Transcript from the files of the Memphis Flyer, Interview D.(ixie) J.(olene) Admire, June 18. Never run.
So you're wanting an interview with me? Pull up a chair and get your notepad ready, because the old lady has some stories to tell. Everybody ends up with a few stories living on the Nightside of town.
Ah, we're starting off softball, are we? “What book am I reading right now?” The Weiser Field Guide to Cryptozoology. It's woefully inadequate, since the author's not a Nightsider, but there is some good stuff on skyfish and chupacabra. Missed the Grunches entirely ,though. Also kinda short on how to kill things that are trying to eat you.
What do I do to relax? I drink. I know, you want me to say I kick back and catch up on some police procedural or maybe play a few sets of raquetball. Nope. I drink. It lets me forget the crap I see on the Nightside, all the times I find my Missing Person in some state of dead. Ordinary people only know about the “lying in boxes with too much make-up” dead. On the Nightside, death can range from “lying around in itty bitty shreds” to “up and walking and working” to “attending vampiric ward meetings” to “up and trying to tear out the PI's throat when she finds you.” Booze relaxes my muscles on the nights when the scars on my back get to aching and pulling. That happens around May 1 and October 31, when there's a faerie ride. Long, bad story. It lets me sleep without too many nightmares.
What's under my bed? Kid, I ain't that scary am I? I live in this office. Do you see a bed? Actually, I do have one. It's a Murphy bed, pulls out of the wall. Right now, looks like you're under it, sitting there on my sofa. Yeah, scoot a little to your right and that spring won't poke you so much.
The one piece of advice that really stuck with me? Don't arm-wrestle the supernatural. I'm not a dainty gal, and yeah, I got some muscle, but I can't take 'thropes or vamps or most of the Nightsiders. Combat mages? They'll go toe-to-toe with it, but they're crazy. Some of them will even go hand to hand when their spells fail. Not me. I carry and I carry big. A Desert Eagle has enough stopping power for pretty much anything, especially when it's salted, blessed and has silver included in the bullets. Nah, silver bullets are too soft to shoot, but a bit of silver in a regular one is pretty popular among Nightside workers like me.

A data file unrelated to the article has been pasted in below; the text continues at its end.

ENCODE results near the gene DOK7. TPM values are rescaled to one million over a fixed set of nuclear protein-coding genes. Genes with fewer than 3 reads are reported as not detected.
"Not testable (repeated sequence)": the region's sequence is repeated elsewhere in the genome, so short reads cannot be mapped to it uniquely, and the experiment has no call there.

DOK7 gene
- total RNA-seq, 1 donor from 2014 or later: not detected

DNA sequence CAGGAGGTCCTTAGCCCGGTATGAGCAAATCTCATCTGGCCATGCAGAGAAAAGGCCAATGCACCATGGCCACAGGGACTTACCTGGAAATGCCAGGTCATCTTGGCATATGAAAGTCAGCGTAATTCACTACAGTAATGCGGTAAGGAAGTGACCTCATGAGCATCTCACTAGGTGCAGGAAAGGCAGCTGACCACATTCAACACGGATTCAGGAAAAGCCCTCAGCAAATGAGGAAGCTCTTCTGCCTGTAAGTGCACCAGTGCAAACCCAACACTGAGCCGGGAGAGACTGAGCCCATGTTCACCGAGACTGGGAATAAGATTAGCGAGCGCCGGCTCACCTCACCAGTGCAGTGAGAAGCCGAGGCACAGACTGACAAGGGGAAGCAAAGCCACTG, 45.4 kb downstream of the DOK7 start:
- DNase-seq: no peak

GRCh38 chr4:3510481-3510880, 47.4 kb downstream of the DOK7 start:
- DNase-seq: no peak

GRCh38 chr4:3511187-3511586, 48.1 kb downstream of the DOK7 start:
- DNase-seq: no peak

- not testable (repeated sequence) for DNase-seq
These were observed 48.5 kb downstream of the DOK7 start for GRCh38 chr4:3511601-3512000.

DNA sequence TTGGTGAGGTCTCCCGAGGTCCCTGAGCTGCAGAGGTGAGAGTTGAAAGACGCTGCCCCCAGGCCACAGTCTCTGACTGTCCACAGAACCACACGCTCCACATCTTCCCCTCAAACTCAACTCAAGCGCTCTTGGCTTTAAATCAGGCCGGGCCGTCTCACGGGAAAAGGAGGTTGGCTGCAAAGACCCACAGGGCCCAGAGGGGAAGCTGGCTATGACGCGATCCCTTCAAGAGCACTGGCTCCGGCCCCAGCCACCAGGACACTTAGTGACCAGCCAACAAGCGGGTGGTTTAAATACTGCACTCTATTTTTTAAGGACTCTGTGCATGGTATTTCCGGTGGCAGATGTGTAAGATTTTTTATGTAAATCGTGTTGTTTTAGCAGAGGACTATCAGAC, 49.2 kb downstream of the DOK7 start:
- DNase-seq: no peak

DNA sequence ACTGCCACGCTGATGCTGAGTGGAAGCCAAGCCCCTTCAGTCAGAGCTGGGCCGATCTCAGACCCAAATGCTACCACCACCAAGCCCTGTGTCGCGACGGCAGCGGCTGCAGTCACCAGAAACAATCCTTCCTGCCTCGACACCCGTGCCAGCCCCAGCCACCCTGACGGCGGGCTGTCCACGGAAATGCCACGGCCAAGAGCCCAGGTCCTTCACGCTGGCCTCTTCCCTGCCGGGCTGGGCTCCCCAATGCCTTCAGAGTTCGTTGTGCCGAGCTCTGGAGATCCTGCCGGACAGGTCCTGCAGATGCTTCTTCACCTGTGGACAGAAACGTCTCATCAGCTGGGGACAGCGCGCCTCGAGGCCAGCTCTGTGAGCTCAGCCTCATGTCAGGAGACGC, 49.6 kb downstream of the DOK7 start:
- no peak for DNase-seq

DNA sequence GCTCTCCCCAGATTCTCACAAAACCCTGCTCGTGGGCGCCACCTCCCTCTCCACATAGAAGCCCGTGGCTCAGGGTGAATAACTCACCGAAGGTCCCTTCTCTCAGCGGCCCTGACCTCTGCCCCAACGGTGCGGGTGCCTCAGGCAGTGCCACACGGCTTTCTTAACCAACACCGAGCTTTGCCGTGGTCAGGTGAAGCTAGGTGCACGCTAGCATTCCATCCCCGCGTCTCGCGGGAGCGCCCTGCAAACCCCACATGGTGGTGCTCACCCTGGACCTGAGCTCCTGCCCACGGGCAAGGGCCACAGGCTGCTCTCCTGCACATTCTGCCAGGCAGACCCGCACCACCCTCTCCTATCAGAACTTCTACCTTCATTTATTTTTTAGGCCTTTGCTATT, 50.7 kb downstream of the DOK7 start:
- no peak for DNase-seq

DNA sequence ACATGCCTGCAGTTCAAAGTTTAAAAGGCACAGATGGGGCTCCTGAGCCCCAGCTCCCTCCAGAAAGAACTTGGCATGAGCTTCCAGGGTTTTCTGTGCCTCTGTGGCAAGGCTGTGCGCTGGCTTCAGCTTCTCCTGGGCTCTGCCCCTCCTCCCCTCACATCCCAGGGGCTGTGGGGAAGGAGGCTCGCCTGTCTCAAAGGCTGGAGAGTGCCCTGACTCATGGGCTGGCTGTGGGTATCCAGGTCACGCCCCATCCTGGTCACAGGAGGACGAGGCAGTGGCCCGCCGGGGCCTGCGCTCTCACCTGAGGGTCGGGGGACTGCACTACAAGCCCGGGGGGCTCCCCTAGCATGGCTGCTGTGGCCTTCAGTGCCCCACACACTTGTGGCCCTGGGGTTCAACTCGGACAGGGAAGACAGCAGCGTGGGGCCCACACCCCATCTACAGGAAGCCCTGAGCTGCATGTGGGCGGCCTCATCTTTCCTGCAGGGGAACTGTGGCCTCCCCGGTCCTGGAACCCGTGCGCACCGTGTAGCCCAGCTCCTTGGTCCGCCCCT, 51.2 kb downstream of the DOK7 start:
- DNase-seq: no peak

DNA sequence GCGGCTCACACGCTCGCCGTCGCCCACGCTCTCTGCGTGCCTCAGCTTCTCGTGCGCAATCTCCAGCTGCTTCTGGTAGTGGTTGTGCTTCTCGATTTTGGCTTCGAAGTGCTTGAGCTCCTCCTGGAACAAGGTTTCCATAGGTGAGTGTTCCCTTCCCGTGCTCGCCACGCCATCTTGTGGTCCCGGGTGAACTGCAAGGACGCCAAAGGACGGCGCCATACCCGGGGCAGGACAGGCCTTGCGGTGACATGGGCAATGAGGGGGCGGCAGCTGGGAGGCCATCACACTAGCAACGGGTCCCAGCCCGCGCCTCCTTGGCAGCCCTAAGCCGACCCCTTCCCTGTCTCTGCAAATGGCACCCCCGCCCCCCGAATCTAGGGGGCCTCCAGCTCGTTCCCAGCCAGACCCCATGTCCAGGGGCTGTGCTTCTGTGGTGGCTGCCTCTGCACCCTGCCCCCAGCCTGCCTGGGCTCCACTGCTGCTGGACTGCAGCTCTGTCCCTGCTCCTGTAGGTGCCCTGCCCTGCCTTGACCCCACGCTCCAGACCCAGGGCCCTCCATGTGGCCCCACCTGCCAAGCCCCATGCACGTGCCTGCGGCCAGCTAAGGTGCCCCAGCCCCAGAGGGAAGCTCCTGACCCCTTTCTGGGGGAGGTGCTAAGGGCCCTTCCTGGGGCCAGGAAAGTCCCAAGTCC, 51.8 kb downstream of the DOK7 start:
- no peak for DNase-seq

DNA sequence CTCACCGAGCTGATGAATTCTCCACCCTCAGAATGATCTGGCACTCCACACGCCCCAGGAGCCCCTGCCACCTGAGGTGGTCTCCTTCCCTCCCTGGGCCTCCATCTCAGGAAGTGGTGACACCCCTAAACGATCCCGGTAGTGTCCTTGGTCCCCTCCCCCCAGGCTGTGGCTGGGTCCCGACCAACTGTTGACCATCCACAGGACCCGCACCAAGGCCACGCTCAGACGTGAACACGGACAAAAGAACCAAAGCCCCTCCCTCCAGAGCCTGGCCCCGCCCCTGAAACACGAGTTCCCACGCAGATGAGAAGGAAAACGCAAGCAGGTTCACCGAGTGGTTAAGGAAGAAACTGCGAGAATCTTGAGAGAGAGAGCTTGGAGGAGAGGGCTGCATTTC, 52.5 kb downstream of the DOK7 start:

The worst case I ever had? Brace yourself. Has to be Mad Maudlin. That was ugly. Little kids were dying, being found in their beds with all the flesh stripped from hip to knee. Figured out who was doing it and why. Mad Maudlin had come to town, seeking her Tom O'Bedlam. They're demon lovers, cursed to be eternally apart. She was paying the dark fae in mince meat pies to help her find him. One guess what she was making the pies of. I caught her under the Pyramid, down in the catacombs. I banished her from our plane of existence, but she got the drop on me. The Eagle slowed her down and I got the spell done. Still carry those scars.
The next big thing? I have no idea. It's gonna be whatever walks through that door and sets money on my desk. Might be a succubus trying to find her sister, might be a werewolf with legal trouble. Might be one of my pixie intel-network coming in with something I should know. I like the pixies. They work for sugar. Whatever it is, I think it's gonna be big.
(on a Post-it note: “Investigator Admire was recently involved with the incident at the Pyramid involving the combat mages and demon. Do we run this?” A second person's writing reads, “NO!” with three underlines)
On the Nightside of Memphis, werewolves teach college, zombies load trucks and private investigator D. J. is hard at work, finding missing persons, solving cases and drinking herself into an early grave.
Then Bran walks into her office, asking for her help in destroying the demon Oeilett, and everything changes.